He’s affable and quite social; though it takes more than 40 days of dry fasting and fervent prayers before he can finish a bottle of Star; not even when he had boasted of drinking three or four bottles at one sitting. I don’t know much about his relationship with the opposite sex and even if I do, I won’t say much lest I get sued for infringement of privacy. Albeit I’ve not met any man who doesn’t have affection for the opposite sex and he’s not an exemption. After all, he’s a working class, young and promising dude who can speak the Queen’s language perfectly. What’s not to like about him?.

Segun is the second guy; he hangs in the balance of being fubsy and not being fubsy. He acts and speaks in an elderly manner and we didn’t blink twice before forcing the epithet “Baba” (Father) on him, though he protested against it close to a thousand times. I recall he threatened to smack my face one evening when I called him that; which did little to deter me as I was having my little fun and nothing or nobody could stand in my way.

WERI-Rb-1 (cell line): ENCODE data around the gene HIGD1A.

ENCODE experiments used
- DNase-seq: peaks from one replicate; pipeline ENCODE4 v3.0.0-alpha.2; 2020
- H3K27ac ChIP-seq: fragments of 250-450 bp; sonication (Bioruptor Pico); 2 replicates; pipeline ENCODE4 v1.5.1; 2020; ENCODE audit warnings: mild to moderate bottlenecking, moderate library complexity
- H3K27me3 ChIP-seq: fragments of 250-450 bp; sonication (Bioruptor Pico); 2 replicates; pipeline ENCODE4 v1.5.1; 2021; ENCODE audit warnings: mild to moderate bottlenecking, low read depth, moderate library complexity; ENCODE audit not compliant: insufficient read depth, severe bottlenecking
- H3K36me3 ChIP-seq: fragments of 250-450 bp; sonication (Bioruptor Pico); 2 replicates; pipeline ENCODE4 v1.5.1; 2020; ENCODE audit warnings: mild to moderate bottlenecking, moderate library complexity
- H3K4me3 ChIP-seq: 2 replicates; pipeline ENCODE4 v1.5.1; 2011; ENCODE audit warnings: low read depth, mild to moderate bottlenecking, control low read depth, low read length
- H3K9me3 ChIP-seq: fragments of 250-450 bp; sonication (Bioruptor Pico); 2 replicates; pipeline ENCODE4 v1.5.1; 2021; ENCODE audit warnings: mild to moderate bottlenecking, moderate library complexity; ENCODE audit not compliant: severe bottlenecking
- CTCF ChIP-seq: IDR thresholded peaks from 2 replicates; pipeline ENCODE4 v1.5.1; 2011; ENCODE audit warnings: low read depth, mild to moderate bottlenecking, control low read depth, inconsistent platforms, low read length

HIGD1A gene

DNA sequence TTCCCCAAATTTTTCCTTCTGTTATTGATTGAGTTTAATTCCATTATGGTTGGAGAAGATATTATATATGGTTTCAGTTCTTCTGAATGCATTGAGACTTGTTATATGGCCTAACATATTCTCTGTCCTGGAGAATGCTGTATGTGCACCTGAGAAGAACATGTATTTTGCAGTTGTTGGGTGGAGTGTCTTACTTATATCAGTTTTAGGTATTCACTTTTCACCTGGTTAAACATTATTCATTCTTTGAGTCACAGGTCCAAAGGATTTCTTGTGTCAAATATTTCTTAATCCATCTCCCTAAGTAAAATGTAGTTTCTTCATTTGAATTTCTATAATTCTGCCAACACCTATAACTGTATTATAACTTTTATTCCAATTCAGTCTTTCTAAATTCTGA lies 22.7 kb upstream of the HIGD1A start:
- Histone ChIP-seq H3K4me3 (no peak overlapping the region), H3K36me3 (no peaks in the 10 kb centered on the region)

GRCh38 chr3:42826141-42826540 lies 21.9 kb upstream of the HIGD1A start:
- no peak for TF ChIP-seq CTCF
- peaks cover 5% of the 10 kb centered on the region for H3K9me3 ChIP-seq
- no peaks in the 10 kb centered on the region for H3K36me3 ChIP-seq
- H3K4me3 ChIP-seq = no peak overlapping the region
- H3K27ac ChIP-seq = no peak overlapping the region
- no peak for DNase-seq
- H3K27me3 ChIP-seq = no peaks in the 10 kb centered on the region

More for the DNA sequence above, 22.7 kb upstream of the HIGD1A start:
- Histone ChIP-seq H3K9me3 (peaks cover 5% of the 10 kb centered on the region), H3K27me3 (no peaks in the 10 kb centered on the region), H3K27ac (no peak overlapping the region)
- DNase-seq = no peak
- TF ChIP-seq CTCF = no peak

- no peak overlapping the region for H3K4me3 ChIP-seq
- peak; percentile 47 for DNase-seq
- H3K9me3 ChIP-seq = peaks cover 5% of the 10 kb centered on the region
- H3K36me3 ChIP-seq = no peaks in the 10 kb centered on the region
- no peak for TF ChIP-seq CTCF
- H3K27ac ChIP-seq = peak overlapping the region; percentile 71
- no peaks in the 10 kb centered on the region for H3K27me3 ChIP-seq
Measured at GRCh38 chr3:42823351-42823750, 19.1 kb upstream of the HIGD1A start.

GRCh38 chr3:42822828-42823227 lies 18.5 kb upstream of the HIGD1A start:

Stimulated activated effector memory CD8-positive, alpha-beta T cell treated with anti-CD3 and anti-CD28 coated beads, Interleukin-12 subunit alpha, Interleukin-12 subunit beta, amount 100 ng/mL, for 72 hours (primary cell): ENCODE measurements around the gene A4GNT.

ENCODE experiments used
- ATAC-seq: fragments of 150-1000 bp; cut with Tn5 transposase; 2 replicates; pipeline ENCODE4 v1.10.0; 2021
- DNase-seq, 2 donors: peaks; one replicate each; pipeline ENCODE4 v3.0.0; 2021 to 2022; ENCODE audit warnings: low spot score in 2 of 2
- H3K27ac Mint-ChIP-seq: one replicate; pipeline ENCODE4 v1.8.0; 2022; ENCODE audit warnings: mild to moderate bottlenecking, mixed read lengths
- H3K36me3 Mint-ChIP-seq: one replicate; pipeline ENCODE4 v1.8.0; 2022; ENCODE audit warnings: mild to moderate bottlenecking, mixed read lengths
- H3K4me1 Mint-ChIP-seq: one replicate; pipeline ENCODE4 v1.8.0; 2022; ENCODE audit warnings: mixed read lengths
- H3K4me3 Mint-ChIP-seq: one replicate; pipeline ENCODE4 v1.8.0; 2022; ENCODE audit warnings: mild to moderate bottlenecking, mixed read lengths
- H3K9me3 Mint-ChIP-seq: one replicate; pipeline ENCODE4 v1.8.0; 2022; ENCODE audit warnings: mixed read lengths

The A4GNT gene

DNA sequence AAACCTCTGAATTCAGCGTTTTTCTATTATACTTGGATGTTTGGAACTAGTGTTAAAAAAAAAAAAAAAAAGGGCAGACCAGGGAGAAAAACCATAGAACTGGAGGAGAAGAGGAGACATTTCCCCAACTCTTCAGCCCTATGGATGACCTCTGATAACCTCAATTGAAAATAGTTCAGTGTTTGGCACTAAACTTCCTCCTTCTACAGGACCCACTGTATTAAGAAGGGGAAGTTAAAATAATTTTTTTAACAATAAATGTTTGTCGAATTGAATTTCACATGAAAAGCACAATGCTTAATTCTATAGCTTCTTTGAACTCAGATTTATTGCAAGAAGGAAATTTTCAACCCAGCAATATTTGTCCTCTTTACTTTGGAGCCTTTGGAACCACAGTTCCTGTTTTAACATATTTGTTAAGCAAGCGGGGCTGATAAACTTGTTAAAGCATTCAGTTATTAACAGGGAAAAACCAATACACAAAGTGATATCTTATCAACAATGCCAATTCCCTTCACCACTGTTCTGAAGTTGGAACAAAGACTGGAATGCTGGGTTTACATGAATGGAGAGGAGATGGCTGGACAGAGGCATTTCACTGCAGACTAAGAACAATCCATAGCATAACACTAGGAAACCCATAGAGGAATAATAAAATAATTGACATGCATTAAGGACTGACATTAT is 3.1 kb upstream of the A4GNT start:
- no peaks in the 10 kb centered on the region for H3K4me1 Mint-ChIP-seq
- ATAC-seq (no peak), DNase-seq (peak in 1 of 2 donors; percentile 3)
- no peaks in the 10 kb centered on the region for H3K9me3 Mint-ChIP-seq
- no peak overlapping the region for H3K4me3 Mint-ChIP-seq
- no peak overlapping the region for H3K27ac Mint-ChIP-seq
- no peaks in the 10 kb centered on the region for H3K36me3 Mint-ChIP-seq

Baba isn’t different from every normal guy I know or met before and during service year. The fellow from the Sunshine state is good-humored and quite friendly though can be stubborn and sarcastic when having a heated argument. One of the hallmarks of being a man is the deep-rooted character of always wanting to be heard, reasoned with and proven right most, if not all the time. Segun and I aren’t much different in that perspective.

Sitting under the mango tree almost every evening playing WHOT, we invented numberless slang and lingoes, discussed lot of issues of varying topics and made lot of memories. While playing WHOT, I remember how Anu and I used to lobby to sit on the defensive side of him (Baba) just because it has been proven over time to be the weak link. You can be sure not to lose out when he’s the one playing the offensive. He’s a big fan of my culinary skills and his funny way of calling me ‘Copa Shola’ while sending a wink across just because my Egusi soup is sending some nice signals across his olfactory nerves still echoes.